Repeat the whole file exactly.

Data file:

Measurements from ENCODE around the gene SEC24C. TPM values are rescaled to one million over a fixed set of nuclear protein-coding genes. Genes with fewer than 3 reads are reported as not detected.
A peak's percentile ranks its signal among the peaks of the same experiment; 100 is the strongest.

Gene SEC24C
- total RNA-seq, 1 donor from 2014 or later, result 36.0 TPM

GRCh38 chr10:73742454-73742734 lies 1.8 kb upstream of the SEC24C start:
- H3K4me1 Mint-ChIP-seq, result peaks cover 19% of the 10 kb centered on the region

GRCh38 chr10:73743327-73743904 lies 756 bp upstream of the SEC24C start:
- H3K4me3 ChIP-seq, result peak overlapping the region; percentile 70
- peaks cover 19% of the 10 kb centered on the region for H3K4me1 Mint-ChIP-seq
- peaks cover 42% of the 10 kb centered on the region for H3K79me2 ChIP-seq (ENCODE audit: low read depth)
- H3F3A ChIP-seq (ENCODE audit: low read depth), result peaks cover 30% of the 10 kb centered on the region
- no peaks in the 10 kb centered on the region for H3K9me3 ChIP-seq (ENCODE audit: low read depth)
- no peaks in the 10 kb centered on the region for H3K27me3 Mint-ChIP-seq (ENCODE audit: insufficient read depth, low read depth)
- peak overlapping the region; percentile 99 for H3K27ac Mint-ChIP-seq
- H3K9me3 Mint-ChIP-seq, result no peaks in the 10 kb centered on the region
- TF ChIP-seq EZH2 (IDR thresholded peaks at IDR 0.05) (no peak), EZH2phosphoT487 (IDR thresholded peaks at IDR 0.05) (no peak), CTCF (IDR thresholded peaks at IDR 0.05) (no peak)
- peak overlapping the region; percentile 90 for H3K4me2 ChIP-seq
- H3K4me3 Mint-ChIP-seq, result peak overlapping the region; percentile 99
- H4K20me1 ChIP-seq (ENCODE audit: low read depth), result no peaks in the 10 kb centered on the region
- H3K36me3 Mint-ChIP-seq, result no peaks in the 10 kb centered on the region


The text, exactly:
Measurements from ENCODE around the gene SEC24C. TPM values are rescaled to one million over a fixed set of nuclear protein-coding genes. Genes with fewer than 3 reads are reported as not detected.
A peak's percentile ranks its signal among the peaks of the same experiment; 100 is the strongest.

Gene SEC24C
- total RNA-seq, 1 donor from 2014 or later, result 36.0 TPM

GRCh38 chr10:73742454-73742734 lies 1.8 kb upstream of the SEC24C start:
- H3K4me1 Mint-ChIP-seq, result peaks cover 19% of the 10 kb centered on the region

GRCh38 chr10:73743327-73743904 lies 756 bp upstream of the SEC24C start:
- H3K4me3 ChIP-seq, result peak overlapping the region; percentile 70
- peaks cover 19% of the 10 kb centered on the region for H3K4me1 Mint-ChIP-seq
- peaks cover 42% of the 10 kb centered on the region for H3K79me2 ChIP-seq (ENCODE audit: low read depth)
- H3F3A ChIP-seq (ENCODE audit: low read depth), result peaks cover 30% of the 10 kb centered on the region
- no peaks in the 10 kb centered on the region for H3K9me3 ChIP-seq (ENCODE audit: low read depth)
- no peaks in the 10 kb centered on the region for H3K27me3 Mint-ChIP-seq (ENCODE audit: insufficient read depth, low read depth)
- peak overlapping the region; percentile 99 for H3K27ac Mint-ChIP-seq
- H3K9me3 Mint-ChIP-seq, result no peaks in the 10 kb centered on the region
- TF ChIP-seq EZH2 (IDR thresholded peaks at IDR 0.05) (no peak), EZH2phosphoT487 (IDR thresholded peaks at IDR 0.05) (no peak), CTCF (IDR thresholded peaks at IDR 0.05) (no peak)
- peak overlapping the region; percentile 90 for H3K4me2 ChIP-seq
- H3K4me3 Mint-ChIP-seq, result peak overlapping the region; percentile 99
- H4K20me1 ChIP-seq (ENCODE audit: low read depth), result no peaks in the 10 kb centered on the region
- H3K36me3 Mint-ChIP-seq, result no peaks in the 10 kb centered on the region